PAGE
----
It's not a freestanding tent. This makes setting up more of a pain in most places, and near impossible when the ground is hard to stake. It is pretty solid once all the stakes are in though.
It's not all bad (hence 3, not 2 stars). Ventilation is good, and I haven't had any condensation issues when it's below freezing outside. I think it would hold up well in a windy rainstorm, but luckily I can't say first hand. It is lightweight and well constructed.
After the pad and sleeping bag go in, there isn't a lot of space left over, but you can fit a good size pack in there if you're willing to snuggle with it. So it is slightly more roomy than a bivy. This could be better if the tent was symmetrical (like the rainfly). The part that is reserved for the vestibule would have been better used as additional tent in my opinion.
I guess it's just not the tent for me. I'll probably get a real bivy and a real tent to replace it. A tripod bivy for when weight/space matters, and a light 2-person tent for other times. That will cost more than twice as much, but I guess you get what you pay for.
Ease of Setup: relatively easy
I had this tent for five years before I used it, but I wanted to have one on hand for solo backpacking. When it originally came, it came minus the front tent pole. It took a couple of calls to the company, but they did send the missing pole.
Then five years elapsed and I had the opportunity to use it. The back pole snapped on the first trip out. I was impressed when they replaced the pole for free, even though the tent was five years old. The second time I used it the front pole snapped.
This time I am not asking for a replacement. It is not worth the risk. I will either use my heavy LL Bean tent that has served me well for over ten years, or buy an ultra light from another company.
I am surprised by the strength of the other reviews for this tent. Maybe this problem happened because the poles got old. In any case, I am not taking any more chances.
Design: Ultralight three-season
Ease of Setup: Simple and quick
Weight: Sub 2# or sub 3#, depending on configuration
This is an amazing tent for the price and weight. It's completed the AT twice, survived heavy snow and rainfalls and it's still kicking. It's been setup in pitch black with me being completely exhausted and still only took a few minutes. I've had it about 6 or so years and I'm considering buying the new model.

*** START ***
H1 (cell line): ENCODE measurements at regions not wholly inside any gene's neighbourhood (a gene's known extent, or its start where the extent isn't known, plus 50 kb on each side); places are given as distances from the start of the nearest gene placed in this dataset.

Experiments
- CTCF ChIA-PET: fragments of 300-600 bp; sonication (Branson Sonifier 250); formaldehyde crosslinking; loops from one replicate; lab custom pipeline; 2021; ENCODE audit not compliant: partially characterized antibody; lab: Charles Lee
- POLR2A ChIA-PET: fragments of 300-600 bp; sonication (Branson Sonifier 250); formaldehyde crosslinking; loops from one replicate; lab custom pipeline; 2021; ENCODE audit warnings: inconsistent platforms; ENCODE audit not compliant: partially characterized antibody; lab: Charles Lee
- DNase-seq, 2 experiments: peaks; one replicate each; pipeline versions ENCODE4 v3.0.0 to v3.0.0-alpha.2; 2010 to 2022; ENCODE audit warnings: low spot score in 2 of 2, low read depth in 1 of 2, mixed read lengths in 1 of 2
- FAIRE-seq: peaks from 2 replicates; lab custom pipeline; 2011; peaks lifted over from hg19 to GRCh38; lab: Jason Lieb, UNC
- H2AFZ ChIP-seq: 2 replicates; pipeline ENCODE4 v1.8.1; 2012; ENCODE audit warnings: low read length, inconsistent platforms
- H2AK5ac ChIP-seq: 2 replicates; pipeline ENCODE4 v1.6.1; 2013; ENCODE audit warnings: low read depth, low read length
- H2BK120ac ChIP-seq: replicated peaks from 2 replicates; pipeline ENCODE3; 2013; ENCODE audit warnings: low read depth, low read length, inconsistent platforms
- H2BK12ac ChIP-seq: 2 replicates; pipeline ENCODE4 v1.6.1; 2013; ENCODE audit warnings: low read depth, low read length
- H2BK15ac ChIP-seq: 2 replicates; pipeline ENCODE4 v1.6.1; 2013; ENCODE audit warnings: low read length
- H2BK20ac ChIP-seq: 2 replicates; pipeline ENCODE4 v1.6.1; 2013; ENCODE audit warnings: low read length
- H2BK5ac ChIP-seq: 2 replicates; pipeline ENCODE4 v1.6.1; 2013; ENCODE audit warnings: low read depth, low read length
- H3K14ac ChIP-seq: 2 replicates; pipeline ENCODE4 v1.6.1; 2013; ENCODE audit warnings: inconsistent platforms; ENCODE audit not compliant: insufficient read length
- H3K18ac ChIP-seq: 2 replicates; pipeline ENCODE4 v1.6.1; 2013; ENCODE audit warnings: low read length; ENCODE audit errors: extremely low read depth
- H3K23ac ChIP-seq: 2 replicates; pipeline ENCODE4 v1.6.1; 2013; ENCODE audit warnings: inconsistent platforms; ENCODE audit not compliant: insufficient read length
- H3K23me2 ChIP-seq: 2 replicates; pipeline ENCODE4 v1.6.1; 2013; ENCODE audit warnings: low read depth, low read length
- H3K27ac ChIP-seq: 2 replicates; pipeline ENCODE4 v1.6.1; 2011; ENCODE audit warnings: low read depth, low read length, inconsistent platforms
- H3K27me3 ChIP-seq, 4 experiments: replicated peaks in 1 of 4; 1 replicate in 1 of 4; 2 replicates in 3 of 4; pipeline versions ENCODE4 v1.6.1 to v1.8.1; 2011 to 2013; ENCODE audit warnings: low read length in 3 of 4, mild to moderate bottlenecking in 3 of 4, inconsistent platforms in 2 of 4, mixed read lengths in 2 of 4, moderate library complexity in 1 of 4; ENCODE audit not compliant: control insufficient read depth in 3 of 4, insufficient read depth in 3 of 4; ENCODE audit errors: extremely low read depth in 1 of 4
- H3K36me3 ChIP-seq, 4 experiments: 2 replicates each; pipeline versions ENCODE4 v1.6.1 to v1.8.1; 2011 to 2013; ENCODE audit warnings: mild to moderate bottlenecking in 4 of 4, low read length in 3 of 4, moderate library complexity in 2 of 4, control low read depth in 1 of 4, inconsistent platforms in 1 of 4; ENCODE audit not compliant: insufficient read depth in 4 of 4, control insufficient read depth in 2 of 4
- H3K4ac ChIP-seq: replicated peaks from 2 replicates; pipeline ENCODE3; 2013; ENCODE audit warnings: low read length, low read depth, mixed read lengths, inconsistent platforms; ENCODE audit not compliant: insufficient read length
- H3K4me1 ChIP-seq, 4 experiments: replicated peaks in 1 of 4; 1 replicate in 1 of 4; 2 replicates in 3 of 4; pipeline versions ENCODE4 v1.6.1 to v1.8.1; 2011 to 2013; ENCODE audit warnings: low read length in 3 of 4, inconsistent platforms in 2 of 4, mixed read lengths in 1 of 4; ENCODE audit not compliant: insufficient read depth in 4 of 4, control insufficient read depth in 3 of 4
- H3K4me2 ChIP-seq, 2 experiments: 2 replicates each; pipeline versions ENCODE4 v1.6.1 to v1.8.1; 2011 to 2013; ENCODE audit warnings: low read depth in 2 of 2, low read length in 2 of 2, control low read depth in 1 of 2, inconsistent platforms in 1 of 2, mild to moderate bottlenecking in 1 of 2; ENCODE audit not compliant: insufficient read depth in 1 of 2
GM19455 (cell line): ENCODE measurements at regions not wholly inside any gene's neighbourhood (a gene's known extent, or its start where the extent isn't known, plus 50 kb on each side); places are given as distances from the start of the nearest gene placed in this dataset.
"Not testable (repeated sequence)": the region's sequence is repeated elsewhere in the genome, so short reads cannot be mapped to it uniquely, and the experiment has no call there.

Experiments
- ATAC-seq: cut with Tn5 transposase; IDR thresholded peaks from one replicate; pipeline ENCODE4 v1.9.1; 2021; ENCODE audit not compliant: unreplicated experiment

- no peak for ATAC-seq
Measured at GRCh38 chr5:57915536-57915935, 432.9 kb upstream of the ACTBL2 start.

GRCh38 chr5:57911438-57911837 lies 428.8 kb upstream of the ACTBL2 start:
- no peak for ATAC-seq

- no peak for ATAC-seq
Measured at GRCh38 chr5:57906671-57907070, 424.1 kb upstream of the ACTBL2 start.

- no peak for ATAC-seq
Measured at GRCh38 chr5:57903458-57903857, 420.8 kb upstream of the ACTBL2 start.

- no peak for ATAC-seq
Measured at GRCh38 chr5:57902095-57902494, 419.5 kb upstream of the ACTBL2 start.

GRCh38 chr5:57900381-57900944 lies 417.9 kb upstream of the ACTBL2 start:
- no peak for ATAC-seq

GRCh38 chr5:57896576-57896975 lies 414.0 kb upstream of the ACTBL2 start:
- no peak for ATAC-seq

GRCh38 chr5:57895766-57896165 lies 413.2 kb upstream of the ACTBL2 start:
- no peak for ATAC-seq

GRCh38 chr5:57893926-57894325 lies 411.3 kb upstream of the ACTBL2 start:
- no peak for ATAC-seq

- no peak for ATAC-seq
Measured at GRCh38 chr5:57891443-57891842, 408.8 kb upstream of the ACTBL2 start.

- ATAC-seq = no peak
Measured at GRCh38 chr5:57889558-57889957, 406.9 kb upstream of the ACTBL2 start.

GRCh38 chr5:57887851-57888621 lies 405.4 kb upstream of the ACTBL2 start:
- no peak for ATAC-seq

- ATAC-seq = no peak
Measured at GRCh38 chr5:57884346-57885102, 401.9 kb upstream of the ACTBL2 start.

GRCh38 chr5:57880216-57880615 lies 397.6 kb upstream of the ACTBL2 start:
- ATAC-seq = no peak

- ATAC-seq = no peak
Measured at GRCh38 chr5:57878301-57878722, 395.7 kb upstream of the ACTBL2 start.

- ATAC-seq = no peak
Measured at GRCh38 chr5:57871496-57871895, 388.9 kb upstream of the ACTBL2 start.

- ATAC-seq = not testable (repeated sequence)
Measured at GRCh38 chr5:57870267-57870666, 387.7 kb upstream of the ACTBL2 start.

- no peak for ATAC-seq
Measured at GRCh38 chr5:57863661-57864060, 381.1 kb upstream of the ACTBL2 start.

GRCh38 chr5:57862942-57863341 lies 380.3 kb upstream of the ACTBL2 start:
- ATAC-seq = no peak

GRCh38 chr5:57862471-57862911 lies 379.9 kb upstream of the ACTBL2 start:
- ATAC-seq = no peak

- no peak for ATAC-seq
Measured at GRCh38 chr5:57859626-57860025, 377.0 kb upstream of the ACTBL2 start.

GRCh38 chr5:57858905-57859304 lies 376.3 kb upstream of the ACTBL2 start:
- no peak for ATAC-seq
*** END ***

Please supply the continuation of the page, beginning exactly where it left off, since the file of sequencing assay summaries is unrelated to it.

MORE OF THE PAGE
Other than a little trouble with the pole cords, it's been perfect. People do need to realize it is an ultralight tent, that means less material...smaller area, thinner fabric and pole wall thickness. Luxurious comfort and bomb-proof construction are trade-offs for less weight and good packability. I'm 6' and 185 and I think it's just as it should be.
Highly recommended for an experienced hiker looking for an extreme light-weight solo tent.
Design: Three-season solo
Ease of Setup: Quite simple overall. There are 6 stake out points on the tent body. Then, insert the two hoop-style poles in the grommets and clip the tent body on. One more stake on the rainfly makes a modest vestibule.
Weight: 3.5-4 pounds
Price Paid: $150
I'm a tall guy at 6'4". Most of the small, hoop style tents, especially solos, are too small for me. This one, however, did great for me all summer in New Mexico. There is adequate room for sitting up and changing in the tent. A small vestibule is big enough for wet raingear and muddy boots. The head end of the tent gets somewhat narrow, resulting your sleeping pad folding, but that's not a problem at all. It is a solo tent, after all.
Great weatherproofness. I did wish the fly extended further away from the tent body to enhance splash protection (minor deal) and ventilation. Most nights were dry for me, so I would often put the fly on but leave the door unzipped or rolled up. It's right there next to your head, so battening down the hatches only takes a couple of groggy moments.
Good tent. MUCH cheaper than a bivy, has more room, and only weighs a pound or two more.
Design: 3 Season
Ease of Setup: The tent is a breeze to erect. Two stakes, fore and aft, then the two poles which are clipped to the tent. The fly is pitched with two more stakes, and that's it!
Weight: 4lbs or a little less
Price Paid: $150
I used this tent this summer on the CDT for eight nights. Thunderstorms hit almost every afternoon and I'd usually have the tent up. No leaks. No condensation problems. What I didn't like was its length. I'm 6'1" and my 3500 ci pack fit in the v above my head, but I felt cramped. I could sit up, with a bowed back, and dress and undress with relative ease.
I also own a clip flashlight and decided that I couldn't tell the difference in weight when holding them in either hand and gave the lightyear to a poor friend. A good solo tent, but what happens when you meet someone in the wilderness and are hit with a thunderbolt of love???
Design: 3 Season Solo Tent
Ease of Setup: 2 pegs - very easy. Less than 1 minute.
Weight: 3 lbs
Price Paid: $129
Excellent 1-man tent that weighs a mere pound or so more than a confining bivy sack. Sets up very quickly and the small footprint allows this tent to be pitched in congested scrub and other areas. Tall enough in the front to sit up and get dressed, yet low enough to maintain a low profile in high winds. Very small vestibule for boots. A small 2-3 day pack can fit on the inside as long as you are under six feet. Great tent for the weight conscious backpacker who doesn't want the confinement of a bivy sack.
Ease of Setup: really easy
Price Paid: $129.99
This is a great tent...if you're short! I'm 5'3" and it works really well for me, but if you were much bigger you'd be having problems. I have plenty of room to sleep, store most of my gear, and even change. So if you're about my size then I would definitely get this tent!